Worth Your Salt

There’s plenty of evidence showing men dominated the fiber arts trade throughout most of history. It’s only within the last century that it’s become “woman’s work” – which is just plain silly. All knitting or crocheting consists of is making a bunch of little knots. And what’s the first thing a Boy Scout must learn? Knots!

And no sailor is worth his salt if he doesn’t know his knots. Famed author Richard Henry Dana, Jr. says so: “No man will pass for an able seaman in a square-rigged vessel, who cannot make a long and short splice in a large rope, fit a block-strap, pass seizings to lower rigging, and make the ordinary knots, in a fair, workmanlike manner.”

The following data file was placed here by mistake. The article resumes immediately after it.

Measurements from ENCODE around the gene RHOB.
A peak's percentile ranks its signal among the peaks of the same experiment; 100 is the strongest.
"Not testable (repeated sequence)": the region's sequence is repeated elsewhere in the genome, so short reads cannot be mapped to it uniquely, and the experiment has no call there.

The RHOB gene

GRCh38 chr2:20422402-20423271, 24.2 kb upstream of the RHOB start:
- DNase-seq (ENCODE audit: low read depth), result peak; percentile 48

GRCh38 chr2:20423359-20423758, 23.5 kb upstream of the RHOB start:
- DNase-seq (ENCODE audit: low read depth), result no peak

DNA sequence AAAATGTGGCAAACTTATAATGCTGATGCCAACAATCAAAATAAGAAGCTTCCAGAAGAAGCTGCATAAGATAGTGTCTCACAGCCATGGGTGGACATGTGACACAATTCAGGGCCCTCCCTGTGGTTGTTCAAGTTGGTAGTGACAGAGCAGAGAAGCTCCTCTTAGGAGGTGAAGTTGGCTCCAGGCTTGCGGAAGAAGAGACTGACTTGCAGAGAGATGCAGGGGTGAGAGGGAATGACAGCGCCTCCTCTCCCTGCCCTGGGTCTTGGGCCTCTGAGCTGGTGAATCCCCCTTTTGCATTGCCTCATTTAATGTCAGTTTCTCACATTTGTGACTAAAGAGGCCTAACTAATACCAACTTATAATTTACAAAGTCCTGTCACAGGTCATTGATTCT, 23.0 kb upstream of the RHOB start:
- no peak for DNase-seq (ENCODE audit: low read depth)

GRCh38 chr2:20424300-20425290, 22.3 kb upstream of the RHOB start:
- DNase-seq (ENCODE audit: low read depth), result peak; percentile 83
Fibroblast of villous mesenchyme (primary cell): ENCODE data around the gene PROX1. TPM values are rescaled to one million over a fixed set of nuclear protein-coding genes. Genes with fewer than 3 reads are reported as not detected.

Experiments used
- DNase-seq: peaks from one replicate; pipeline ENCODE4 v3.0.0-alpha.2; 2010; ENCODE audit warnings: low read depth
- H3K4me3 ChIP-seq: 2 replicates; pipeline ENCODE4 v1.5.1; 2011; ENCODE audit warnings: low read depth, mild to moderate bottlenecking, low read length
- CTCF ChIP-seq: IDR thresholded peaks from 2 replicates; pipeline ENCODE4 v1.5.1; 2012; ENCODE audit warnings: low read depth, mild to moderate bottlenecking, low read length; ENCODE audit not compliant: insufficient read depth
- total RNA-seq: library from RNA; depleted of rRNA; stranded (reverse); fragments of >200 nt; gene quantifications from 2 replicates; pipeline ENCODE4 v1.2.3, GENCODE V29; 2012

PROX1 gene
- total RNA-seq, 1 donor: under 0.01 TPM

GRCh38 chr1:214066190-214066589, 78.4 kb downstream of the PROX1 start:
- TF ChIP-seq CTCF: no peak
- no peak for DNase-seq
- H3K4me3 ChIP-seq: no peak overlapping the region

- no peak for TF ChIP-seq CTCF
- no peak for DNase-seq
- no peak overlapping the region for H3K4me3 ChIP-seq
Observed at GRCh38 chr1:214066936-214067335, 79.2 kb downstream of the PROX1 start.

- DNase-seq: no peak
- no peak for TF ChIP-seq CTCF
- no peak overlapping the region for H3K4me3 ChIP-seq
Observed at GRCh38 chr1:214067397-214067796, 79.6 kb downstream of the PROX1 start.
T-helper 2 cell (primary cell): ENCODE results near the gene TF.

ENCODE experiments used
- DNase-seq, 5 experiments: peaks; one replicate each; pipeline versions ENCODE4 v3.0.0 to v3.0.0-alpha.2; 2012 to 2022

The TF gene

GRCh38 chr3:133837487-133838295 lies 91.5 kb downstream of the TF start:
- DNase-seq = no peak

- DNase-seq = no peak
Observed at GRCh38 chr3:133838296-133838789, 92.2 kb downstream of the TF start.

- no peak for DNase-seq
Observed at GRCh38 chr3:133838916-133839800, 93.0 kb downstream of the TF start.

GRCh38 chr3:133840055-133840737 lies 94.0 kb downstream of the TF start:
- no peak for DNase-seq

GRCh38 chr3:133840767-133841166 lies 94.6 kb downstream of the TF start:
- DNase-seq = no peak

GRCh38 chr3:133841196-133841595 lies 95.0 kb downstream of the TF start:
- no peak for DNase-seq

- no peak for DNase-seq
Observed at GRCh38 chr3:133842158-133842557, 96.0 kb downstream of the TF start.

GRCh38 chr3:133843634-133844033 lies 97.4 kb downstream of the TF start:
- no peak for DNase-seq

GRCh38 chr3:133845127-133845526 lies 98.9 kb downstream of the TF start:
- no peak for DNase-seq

The Young Sea Officer’s Sheet Anchor by Darcy Lever Esq (1819) even gives instructions on “How to Make Spun Yarn for Worming, Serving, Seizing, Etc.”

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So there you have it. Irrefutable proof that knitting is a manly sport.

(This public service announcement brought to you by I’m Too Busy Knitting Up Charity Hats for Kids That I Don’t Have Anything Else to Blog About, Inc.)

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